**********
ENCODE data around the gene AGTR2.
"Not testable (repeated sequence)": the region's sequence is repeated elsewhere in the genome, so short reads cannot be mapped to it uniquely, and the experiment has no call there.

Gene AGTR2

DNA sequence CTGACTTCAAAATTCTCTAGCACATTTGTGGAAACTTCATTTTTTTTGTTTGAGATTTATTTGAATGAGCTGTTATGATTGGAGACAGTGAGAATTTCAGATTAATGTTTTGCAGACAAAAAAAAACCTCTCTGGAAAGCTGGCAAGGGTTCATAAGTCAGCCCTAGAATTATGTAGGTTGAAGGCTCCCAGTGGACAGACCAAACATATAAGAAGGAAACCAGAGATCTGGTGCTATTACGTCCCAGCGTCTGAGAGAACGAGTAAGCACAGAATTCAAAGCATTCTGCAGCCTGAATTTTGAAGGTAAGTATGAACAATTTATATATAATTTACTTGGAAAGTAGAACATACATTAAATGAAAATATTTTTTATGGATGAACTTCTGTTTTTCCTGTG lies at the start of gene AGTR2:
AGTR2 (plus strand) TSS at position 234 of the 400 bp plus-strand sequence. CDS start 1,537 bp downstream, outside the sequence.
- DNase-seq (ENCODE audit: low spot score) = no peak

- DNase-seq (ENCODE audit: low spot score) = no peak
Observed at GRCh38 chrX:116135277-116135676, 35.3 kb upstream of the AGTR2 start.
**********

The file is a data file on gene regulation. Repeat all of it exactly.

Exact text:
ENCODE data around the gene AGTR2.
"Not testable (repeated sequence)": the region's sequence is repeated elsewhere in the genome, so short reads cannot be mapped to it uniquely, and the experiment has no call there.

Gene AGTR2

DNA sequence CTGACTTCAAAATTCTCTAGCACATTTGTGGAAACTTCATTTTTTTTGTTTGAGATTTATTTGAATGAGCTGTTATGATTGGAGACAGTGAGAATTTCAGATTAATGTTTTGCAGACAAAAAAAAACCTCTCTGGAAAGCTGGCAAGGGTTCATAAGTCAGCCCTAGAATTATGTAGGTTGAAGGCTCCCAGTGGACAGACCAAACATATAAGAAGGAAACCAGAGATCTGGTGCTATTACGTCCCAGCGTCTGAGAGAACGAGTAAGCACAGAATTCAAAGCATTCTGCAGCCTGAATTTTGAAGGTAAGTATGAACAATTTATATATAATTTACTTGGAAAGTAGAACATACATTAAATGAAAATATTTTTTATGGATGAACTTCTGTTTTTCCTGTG lies at the start of gene AGTR2:
AGTR2 (plus strand) TSS at position 234 of the 400 bp plus-strand sequence. CDS start 1,537 bp downstream, outside the sequence.
- DNase-seq (ENCODE audit: low spot score) = no peak

- DNase-seq (ENCODE audit: low spot score) = no peak
Observed at GRCh38 chrX:116135277-116135676, 35.3 kb upstream of the AGTR2 start.